Journal of Quantum Information Science
Vol.05 No.03(2015), Article ID:60083,12 pages

Formalized Operators with Phase Encoding

Nikolay Raychev

School of Computing, Varna University of Management, Varna, Bulgaria


Copyright © 2015 by author and Scientific Research Publishing Inc.

This work is licensed under the Creative Commons Attribution International License (CC BY).

Received 3 September 2015; accepted 27 September 2015; published 30 September 2015


In this article the concept of phase encoding/decoding is used to analyze and formalize a simple quantum algorithm―the Deutsch’s algorithm. The algorithm is formalized in two different ways through an analysis, based on phase encoding/decoding, carried out by the formalized elementary operators developed by the author of this article. Concrete examples of different possible realizations of the formalized with Raychev’s operators Deutsch’s algorithms are offered.


Quantum Operators, Rotations, Phasespace, Quantum Circuit

1. Introduction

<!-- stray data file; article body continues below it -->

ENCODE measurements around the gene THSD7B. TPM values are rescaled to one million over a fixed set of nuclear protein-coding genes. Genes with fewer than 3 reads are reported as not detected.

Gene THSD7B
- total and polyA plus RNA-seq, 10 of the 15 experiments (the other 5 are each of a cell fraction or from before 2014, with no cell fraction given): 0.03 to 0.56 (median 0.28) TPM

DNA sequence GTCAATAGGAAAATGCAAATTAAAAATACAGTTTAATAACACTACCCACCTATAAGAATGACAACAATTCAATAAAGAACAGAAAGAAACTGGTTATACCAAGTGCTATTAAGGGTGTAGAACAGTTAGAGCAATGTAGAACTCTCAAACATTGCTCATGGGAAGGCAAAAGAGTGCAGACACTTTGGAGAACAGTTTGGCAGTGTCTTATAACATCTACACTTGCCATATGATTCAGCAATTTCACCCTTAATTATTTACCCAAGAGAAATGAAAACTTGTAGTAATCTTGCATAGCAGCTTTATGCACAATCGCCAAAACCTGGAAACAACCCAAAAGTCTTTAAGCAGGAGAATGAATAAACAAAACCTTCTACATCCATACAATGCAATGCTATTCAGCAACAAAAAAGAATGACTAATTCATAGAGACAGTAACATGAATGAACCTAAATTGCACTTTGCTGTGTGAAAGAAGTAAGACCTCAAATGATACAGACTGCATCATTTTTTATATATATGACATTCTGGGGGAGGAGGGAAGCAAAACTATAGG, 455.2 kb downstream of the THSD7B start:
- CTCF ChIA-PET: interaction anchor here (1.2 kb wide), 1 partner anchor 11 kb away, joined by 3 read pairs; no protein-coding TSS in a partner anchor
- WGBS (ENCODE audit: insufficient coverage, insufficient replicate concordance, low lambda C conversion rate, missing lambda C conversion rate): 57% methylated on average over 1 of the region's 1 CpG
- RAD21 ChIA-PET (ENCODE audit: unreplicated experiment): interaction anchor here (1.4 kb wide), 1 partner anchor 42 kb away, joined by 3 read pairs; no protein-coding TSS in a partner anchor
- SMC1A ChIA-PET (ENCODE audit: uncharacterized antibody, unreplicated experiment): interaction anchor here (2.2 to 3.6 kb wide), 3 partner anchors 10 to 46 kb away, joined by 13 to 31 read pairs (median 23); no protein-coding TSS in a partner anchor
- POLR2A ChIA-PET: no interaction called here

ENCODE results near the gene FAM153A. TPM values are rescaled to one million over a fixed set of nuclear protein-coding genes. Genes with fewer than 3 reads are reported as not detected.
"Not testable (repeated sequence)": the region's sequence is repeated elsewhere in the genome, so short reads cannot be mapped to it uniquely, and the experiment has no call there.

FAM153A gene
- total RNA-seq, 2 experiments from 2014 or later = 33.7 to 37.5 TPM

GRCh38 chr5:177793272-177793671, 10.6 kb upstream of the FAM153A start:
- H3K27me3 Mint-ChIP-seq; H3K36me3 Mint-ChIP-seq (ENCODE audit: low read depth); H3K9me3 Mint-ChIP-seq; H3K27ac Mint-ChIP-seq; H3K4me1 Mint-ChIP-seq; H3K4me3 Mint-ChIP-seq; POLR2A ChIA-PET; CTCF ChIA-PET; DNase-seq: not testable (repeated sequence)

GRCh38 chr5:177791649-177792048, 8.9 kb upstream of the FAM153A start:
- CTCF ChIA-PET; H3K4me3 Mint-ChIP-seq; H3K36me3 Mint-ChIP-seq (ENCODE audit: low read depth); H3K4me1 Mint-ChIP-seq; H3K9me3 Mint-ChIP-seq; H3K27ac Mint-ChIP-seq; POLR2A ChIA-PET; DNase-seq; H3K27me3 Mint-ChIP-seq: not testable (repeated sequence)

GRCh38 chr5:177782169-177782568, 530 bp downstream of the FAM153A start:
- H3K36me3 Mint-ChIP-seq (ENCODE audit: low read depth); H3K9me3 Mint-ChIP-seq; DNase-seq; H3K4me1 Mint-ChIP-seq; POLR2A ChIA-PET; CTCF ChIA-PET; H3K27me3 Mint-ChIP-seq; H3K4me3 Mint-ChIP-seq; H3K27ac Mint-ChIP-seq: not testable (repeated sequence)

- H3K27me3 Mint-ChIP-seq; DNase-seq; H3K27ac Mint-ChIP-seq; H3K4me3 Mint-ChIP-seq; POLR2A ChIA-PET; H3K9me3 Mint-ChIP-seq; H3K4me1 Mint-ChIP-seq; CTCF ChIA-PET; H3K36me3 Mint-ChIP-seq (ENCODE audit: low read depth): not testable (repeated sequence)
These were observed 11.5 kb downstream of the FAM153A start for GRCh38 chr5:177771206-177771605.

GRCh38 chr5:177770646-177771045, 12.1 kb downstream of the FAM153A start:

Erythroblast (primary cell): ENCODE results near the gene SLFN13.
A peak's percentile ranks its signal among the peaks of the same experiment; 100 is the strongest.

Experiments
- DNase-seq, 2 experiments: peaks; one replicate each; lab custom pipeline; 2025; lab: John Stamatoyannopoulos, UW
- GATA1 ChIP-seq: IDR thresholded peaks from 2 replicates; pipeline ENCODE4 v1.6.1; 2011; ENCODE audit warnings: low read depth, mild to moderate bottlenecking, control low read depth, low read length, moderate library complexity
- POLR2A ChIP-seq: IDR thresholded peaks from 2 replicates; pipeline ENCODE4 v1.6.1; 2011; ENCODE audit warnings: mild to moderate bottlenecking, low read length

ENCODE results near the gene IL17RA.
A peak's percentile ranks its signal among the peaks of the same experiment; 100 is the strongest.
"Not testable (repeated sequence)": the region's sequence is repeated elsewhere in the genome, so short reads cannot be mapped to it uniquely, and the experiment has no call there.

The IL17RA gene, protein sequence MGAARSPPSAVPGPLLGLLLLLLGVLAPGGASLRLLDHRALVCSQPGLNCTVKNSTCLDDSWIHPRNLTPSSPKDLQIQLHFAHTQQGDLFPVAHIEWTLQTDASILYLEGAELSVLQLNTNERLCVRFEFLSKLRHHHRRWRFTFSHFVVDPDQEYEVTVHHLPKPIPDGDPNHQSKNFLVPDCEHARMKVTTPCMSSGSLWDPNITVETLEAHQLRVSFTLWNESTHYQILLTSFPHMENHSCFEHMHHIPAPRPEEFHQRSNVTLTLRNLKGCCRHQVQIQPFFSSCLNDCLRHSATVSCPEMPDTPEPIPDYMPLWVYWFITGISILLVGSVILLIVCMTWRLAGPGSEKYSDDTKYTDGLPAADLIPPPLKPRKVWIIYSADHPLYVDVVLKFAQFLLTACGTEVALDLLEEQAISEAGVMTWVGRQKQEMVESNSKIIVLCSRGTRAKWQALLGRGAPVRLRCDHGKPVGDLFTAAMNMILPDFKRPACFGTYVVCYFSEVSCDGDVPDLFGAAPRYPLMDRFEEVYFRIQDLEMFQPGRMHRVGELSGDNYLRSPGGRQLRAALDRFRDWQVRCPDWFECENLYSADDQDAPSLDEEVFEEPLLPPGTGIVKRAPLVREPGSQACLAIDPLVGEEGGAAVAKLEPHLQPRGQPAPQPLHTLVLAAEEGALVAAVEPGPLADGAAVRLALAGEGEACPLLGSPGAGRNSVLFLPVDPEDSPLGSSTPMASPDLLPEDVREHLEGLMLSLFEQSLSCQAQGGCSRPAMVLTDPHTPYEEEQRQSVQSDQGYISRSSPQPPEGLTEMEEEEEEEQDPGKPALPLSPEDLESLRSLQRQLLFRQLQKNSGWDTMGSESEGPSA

Quantum computers can be useful in solving many important and complex issues such as solving many fundamental and complex problems such as integer factorization [1] , database search [2] , global binary optimization [3] , linear equation solving [4] , and so on [5] . The reversible computation and reversible universal logic operator was first proposed by Toffoli [6] . Based on the work of Toffoli, Bennett first implement efficient algorithm with reversiblelogic [7] . Based on the work of Toffoli and Bennett, Deutsch defines a three-qubit operator [8] . As a result of the Deutsch’s work, a plurality of other universal operators [9] - [12] were found. On this basis in recent years several other complex surveys have been created [13] - [15] . This report described an approach for encoding and decoding of discrete information about basic states at the input of operators in the phase of their outputs. The decoding is viewed as a special case of interference with four different decoding forms that reflect the identity classes and negation operators. The formalized qubit operator developed by the authors [16] - [24] , which is described in this research, uses the decomposition of the phase/amplitude, which characterizes the operators, presented in the report. The formalized operator permits operation with single qubit operators as linear combinations of the identity operator and the negation operator. In such case, a single qubit operator either negates, identifies, or performs partial identity/negation. If an operator decodes another one, it is able to read the information encoded in the phase space, and reduce the encoded bits to a state or its negation. Relationships of decoding have been developed both as regards to the operator parameters and in terms of Boolean functions encoding. This in addition leads to an increase in the abstraction level. The proposed system approach is different from previous discussions for phase encoding, making the encoding a substantial part of all operators so that the correct encoded information can be determined from the operators parameters.